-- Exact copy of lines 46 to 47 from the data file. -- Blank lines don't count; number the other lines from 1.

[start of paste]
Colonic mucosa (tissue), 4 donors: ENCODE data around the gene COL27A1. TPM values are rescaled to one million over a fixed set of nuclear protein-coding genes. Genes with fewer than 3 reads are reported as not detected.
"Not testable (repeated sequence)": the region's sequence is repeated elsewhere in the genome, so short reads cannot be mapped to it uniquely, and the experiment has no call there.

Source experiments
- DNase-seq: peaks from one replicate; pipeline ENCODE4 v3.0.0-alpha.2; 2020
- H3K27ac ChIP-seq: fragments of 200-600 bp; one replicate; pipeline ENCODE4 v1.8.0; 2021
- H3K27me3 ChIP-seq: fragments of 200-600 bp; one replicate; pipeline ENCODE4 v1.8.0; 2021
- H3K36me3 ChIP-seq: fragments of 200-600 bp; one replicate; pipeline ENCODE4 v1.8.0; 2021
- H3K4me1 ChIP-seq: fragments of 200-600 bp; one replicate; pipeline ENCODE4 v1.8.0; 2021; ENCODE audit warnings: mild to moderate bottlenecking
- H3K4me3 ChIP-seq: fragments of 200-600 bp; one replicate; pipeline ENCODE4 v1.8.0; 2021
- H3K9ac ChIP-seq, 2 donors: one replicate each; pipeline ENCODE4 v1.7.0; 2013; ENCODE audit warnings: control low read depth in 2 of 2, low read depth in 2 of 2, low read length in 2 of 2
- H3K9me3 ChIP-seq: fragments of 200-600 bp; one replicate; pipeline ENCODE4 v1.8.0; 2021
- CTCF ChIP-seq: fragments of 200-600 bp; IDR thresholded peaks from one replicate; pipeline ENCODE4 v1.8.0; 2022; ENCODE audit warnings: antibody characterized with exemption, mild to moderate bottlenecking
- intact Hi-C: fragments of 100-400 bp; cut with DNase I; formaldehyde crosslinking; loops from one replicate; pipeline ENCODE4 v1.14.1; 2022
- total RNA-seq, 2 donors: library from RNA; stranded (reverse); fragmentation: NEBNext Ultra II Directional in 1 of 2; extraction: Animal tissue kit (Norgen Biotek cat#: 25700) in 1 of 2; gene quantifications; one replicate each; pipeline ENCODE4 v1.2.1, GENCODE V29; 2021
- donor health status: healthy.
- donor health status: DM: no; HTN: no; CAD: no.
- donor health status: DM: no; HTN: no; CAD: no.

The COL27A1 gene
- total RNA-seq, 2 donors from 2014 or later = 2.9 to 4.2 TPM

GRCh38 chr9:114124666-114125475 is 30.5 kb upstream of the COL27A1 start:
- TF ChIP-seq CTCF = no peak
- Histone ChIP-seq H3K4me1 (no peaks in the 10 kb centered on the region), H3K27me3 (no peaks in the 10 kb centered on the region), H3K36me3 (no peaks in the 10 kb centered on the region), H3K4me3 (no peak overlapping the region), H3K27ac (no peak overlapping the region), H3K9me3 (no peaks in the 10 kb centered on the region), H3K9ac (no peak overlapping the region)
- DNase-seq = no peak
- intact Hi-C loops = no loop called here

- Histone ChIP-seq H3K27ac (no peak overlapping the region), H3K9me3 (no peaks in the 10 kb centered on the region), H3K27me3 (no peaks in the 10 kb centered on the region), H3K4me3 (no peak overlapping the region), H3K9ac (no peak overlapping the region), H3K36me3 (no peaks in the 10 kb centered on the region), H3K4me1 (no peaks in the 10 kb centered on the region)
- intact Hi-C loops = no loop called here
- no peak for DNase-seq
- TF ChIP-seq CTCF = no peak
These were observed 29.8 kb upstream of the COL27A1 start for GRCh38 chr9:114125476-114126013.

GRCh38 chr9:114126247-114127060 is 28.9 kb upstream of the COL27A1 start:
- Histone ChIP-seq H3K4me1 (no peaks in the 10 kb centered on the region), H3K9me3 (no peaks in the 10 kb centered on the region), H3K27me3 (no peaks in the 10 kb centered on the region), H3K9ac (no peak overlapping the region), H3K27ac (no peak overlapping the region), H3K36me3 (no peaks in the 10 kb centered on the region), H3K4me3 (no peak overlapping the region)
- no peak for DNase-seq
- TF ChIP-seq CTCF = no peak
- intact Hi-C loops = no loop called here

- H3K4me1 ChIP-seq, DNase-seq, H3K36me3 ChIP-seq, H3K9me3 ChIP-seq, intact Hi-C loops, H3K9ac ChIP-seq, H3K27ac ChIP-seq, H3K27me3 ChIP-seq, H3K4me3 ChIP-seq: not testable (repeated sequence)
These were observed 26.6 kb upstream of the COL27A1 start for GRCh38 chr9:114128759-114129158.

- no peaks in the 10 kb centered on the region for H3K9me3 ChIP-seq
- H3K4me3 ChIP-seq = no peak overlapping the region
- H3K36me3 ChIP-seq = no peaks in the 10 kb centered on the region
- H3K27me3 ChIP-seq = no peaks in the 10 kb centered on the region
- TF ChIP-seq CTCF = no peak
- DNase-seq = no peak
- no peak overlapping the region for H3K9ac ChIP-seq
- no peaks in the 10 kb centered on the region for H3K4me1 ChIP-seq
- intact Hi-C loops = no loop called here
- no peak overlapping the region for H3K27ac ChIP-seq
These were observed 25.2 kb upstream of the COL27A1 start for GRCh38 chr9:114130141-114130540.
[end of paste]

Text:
- no peak overlapping the region for H3K27ac ChIP-seq
These were observed 25.2 kb upstream of the COL27A1 start for GRCh38 chr9:114130141-114130540.